Rossi was born in Palermo, Italy, on December 10, 1901, and arrived in the United States on December 6, 1937, as a stowaway aboard the SS Normandie. In 1941 he completed and signed an Application for Certificate of Identification and an Alien Registration Form. He also applied for the privilege of pre-examination and filed out a General Information Form for the Immigration Service, which contained separate questions as to whether he had ever been arrested abroad or in the United States. The form shows the answer "no" to each. Later, on October 31, 1945, appellant signed a Justice Department form applying for Departure in Lieu of Deportation and/or Pre-examination necessary to apply for an immigration visa from the United States Consul at Montreal, Canada. In that application it appears that appellant swore that he was not deportable or excludable under the immigration laws by reason of having been "convicted of or admitting the commission of a crime involving moral turpitude." Similar answers were made by appellant on various forms filled out in 1945 and 1946 in the United States, in Montreal, Canada, at Rouses Point, New York upon re-entry to the United States, and in his Application for a Certificate of Arrival and Preliminary Form for Petition for Naturalization. Appellant was admitted to citizenship upon the recommendation of the Naturalization Service on December 6, 1951.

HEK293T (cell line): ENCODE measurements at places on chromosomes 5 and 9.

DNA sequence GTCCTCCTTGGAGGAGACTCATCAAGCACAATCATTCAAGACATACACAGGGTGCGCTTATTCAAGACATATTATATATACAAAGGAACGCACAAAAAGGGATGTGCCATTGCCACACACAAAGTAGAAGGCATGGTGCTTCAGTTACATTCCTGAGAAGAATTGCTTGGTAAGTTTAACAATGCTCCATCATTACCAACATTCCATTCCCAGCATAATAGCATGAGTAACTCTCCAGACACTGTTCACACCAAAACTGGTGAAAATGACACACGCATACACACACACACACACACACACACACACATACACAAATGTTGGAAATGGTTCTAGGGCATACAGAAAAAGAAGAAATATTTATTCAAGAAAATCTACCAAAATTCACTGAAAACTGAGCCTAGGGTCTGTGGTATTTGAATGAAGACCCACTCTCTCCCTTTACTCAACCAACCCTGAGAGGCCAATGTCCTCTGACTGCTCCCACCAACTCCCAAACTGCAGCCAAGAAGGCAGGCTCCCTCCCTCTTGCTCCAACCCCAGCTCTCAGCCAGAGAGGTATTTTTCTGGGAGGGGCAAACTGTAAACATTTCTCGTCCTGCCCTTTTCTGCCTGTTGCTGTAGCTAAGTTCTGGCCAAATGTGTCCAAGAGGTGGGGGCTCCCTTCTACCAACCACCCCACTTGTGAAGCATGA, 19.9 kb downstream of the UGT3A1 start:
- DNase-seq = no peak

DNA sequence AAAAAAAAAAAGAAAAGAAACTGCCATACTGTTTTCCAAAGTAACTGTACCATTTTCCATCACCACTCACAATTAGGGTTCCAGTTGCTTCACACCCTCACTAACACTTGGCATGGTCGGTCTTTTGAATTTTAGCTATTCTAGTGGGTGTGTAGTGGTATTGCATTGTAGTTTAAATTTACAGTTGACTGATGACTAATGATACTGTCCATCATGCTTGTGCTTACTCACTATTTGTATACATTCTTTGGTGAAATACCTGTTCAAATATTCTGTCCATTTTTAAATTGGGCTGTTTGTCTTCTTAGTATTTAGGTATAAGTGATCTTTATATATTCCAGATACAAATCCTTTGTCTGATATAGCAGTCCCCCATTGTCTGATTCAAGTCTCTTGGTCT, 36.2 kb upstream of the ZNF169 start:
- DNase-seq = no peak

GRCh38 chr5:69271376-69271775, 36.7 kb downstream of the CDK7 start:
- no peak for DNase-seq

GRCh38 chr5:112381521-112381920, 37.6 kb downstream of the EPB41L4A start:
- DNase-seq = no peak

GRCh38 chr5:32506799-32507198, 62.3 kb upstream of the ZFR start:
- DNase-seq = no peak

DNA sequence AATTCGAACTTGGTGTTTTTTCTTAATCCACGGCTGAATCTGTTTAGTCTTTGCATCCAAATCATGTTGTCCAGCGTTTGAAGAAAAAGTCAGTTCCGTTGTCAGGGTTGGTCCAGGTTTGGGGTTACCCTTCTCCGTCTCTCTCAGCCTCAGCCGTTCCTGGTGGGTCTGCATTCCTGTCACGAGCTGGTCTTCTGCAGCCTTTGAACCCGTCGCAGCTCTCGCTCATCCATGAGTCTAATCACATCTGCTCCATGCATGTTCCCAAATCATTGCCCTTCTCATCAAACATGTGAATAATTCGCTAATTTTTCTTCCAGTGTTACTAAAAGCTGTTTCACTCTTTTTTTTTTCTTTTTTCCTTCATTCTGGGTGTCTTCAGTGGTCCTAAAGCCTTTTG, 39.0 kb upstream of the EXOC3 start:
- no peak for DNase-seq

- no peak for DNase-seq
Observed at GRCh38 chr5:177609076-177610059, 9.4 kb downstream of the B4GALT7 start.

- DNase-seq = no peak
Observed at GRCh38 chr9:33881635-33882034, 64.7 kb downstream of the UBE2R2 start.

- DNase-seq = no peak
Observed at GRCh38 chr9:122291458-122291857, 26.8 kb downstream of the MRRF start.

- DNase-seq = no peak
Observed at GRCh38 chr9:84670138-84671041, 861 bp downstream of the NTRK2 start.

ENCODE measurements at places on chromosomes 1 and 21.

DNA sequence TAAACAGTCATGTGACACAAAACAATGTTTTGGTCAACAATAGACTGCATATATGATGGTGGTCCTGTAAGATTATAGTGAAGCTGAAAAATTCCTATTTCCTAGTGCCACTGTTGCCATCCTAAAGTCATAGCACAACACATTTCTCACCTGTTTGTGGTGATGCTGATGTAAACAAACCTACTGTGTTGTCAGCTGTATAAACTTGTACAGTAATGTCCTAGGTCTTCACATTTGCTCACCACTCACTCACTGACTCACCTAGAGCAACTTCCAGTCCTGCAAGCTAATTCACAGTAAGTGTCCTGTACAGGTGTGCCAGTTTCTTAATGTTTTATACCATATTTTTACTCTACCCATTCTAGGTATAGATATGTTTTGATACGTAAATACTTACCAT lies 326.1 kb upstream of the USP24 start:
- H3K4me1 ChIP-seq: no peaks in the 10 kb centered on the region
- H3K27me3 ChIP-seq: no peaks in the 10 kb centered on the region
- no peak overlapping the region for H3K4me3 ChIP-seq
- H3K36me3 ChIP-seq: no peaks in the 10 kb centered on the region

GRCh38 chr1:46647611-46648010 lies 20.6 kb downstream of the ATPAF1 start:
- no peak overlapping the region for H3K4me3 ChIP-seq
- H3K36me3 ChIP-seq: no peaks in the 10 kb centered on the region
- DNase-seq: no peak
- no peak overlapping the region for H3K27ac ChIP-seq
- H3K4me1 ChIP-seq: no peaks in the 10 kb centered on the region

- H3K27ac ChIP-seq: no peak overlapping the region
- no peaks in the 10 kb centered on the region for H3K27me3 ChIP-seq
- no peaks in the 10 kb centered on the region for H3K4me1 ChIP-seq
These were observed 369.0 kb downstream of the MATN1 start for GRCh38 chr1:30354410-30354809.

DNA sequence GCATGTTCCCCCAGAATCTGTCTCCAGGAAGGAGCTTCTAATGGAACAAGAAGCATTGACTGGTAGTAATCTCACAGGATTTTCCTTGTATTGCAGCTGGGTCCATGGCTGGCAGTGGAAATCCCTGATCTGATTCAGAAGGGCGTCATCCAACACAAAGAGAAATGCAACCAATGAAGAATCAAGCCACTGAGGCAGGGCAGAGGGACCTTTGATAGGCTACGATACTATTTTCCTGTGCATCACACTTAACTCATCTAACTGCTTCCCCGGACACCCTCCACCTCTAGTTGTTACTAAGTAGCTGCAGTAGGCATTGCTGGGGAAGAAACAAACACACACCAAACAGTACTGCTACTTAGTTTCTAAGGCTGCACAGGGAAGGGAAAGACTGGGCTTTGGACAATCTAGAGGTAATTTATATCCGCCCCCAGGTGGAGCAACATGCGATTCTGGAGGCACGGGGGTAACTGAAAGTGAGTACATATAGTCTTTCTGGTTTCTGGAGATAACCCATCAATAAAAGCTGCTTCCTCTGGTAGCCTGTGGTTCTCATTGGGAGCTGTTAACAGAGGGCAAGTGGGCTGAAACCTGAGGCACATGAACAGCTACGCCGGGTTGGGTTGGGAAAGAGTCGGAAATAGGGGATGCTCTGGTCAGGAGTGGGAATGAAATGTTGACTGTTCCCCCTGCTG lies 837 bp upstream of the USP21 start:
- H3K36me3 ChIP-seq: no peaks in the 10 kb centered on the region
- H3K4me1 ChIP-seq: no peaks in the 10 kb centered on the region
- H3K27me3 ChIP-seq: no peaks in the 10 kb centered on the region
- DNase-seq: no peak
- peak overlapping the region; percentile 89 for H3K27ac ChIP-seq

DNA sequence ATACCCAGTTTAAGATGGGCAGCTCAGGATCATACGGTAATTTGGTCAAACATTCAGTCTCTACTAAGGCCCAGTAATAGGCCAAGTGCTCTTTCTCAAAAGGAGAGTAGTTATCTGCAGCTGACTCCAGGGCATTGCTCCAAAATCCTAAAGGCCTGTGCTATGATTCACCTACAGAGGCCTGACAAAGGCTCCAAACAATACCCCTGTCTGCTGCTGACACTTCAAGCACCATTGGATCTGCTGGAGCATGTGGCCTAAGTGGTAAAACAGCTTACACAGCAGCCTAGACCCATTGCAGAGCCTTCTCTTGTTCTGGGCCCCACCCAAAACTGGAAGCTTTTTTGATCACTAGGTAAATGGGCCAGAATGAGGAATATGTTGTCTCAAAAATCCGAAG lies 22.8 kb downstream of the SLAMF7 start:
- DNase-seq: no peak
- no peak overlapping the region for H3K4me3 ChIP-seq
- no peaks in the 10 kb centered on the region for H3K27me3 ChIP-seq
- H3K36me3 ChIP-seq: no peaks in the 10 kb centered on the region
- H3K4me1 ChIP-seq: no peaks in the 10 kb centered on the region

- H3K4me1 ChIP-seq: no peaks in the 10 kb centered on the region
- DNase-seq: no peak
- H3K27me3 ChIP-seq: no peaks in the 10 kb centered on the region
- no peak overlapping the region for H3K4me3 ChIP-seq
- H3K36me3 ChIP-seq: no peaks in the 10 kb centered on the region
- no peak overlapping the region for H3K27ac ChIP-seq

This action seeks to have appellant's certificate of naturalization cancelled and revoked on the ground that appellant had a record of five convictions in Italy, all involving moral turpitude, when he signed and swore to the several forms preliminary to his naturalization in the United States. On this appeal the appellant correctly asserts that the Government in such proceedings has an "unusually heavy burden of proof." The record convinces us that the Government has met that burden and accordingly we affirm the judgment below.